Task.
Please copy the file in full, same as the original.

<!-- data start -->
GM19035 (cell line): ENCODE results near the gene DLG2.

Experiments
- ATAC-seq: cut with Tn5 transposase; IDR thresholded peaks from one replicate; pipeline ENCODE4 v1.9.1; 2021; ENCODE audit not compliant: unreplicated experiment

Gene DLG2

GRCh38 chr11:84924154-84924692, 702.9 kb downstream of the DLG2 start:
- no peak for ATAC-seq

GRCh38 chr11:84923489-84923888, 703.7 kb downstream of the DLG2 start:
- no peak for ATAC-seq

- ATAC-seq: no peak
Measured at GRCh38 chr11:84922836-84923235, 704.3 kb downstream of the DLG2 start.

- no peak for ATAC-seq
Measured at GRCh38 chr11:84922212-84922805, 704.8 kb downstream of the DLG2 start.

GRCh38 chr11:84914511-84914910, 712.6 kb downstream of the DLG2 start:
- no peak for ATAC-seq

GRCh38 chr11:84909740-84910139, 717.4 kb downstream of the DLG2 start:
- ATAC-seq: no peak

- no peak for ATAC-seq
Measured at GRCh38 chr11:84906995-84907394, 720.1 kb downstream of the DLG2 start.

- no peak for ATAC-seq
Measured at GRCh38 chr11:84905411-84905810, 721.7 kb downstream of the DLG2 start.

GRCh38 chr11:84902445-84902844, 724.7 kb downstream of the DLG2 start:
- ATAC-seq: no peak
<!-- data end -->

GM19035 (cell line): ENCODE results near the gene DLG2.

Experiments
- ATAC-seq: cut with Tn5 transposase; IDR thresholded peaks from one replicate; pipeline ENCODE4 v1.9.1; 2021; ENCODE audit not compliant: unreplicated experiment

Gene DLG2

GRCh38 chr11:84924154-84924692, 702.9 kb downstream of the DLG2 start:
- no peak for ATAC-seq

GRCh38 chr11:84923489-84923888, 703.7 kb downstream of the DLG2 start:
- no peak for ATAC-seq

- ATAC-seq: no peak
Measured at GRCh38 chr11:84922836-84923235, 704.3 kb downstream of the DLG2 start.

- no peak for ATAC-seq
Measured at GRCh38 chr11:84922212-84922805, 704.8 kb downstream of the DLG2 start.

GRCh38 chr11:84914511-84914910, 712.6 kb downstream of the DLG2 start:
- no peak for ATAC-seq

GRCh38 chr11:84909740-84910139, 717.4 kb downstream of the DLG2 start:
- ATAC-seq: no peak

- no peak for ATAC-seq
Measured at GRCh38 chr11:84906995-84907394, 720.1 kb downstream of the DLG2 start.

- no peak for ATAC-seq
Measured at GRCh38 chr11:84905411-84905810, 721.7 kb downstream of the DLG2 start.

GRCh38 chr11:84902445-84902844, 724.7 kb downstream of the DLG2 start:
- ATAC-seq: no peak